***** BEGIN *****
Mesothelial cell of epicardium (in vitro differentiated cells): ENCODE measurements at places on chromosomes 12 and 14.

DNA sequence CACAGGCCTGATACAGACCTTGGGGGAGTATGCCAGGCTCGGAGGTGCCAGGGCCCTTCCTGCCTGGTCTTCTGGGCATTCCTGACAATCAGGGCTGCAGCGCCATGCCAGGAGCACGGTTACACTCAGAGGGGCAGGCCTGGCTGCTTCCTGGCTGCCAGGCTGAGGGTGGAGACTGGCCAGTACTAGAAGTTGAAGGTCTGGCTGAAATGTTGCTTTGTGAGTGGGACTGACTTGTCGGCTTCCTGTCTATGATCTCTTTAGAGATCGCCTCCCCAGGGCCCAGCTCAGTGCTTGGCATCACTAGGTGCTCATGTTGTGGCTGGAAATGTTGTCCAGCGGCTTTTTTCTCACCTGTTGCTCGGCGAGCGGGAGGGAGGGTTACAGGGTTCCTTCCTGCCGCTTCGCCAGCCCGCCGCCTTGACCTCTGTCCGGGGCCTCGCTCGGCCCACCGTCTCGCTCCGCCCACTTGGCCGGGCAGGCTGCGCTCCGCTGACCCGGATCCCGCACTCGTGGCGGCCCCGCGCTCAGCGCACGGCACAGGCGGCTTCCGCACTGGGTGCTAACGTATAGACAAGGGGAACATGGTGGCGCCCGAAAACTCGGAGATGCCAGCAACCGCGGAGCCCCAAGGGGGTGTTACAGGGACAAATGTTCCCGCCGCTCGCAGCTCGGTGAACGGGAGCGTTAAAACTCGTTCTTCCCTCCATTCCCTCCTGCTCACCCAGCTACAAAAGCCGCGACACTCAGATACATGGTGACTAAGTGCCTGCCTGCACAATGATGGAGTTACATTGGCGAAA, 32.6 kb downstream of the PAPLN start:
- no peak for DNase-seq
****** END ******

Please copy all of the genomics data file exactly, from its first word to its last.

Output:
Mesothelial cell of epicardium (in vitro differentiated cells): ENCODE measurements at places on chromosomes 12 and 14.

DNA sequence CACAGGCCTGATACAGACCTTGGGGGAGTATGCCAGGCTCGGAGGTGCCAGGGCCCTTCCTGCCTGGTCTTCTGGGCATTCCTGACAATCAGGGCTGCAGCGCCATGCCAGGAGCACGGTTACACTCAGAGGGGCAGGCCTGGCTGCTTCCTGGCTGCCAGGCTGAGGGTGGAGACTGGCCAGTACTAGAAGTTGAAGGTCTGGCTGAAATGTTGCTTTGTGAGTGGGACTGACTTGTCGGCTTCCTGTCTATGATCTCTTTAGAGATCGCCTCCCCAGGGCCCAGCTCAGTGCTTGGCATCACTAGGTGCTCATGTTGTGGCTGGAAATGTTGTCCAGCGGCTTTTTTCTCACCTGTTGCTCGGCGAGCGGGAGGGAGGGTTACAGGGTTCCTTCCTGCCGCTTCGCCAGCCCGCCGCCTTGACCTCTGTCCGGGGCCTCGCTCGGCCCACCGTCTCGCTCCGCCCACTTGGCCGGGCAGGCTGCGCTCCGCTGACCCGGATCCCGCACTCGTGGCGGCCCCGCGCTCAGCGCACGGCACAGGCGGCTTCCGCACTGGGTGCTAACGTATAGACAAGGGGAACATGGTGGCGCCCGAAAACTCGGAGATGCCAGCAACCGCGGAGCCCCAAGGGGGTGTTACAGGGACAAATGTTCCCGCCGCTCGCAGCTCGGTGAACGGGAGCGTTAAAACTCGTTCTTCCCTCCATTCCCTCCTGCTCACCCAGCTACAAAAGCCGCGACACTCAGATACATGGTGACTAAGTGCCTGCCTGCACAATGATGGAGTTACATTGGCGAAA, 32.6 kb downstream of the PAPLN start:
- no peak for DNase-seq